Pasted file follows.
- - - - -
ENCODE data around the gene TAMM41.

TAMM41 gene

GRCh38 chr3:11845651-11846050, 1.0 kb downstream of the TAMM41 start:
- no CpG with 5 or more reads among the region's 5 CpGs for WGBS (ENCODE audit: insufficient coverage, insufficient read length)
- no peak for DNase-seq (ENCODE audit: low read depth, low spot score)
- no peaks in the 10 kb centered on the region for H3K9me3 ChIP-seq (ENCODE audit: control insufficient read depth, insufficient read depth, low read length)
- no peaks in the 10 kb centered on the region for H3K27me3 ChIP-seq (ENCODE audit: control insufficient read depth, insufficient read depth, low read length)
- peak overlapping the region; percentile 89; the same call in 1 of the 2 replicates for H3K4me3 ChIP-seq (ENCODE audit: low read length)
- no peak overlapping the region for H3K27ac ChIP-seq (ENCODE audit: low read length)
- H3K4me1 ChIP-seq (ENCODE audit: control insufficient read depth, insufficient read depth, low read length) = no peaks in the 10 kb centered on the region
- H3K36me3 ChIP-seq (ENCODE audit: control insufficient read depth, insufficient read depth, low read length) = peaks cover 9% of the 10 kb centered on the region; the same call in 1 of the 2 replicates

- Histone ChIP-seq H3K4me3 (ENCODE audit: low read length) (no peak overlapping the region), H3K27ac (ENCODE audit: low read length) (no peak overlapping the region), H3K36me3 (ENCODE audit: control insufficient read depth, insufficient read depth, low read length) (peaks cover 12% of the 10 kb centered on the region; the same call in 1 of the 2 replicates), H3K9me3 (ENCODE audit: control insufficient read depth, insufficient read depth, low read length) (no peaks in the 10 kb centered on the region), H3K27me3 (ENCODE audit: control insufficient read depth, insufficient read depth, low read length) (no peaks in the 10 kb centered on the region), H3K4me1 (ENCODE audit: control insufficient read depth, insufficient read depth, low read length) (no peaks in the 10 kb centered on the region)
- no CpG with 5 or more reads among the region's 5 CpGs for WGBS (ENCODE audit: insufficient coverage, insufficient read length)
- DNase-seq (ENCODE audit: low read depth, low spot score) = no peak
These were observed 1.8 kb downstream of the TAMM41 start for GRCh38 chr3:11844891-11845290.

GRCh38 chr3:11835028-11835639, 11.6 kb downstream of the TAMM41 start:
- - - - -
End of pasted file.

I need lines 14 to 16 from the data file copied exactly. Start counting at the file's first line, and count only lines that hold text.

- DNase-seq (ENCODE audit: low read depth, low spot score) = no peak
These were observed 1.8 kb downstream of the TAMM41 start for GRCh38 chr3:11844891-11845290.

GRCh38 chr3:11835028-11835639, 11.6 kb downstream of the TAMM41 start: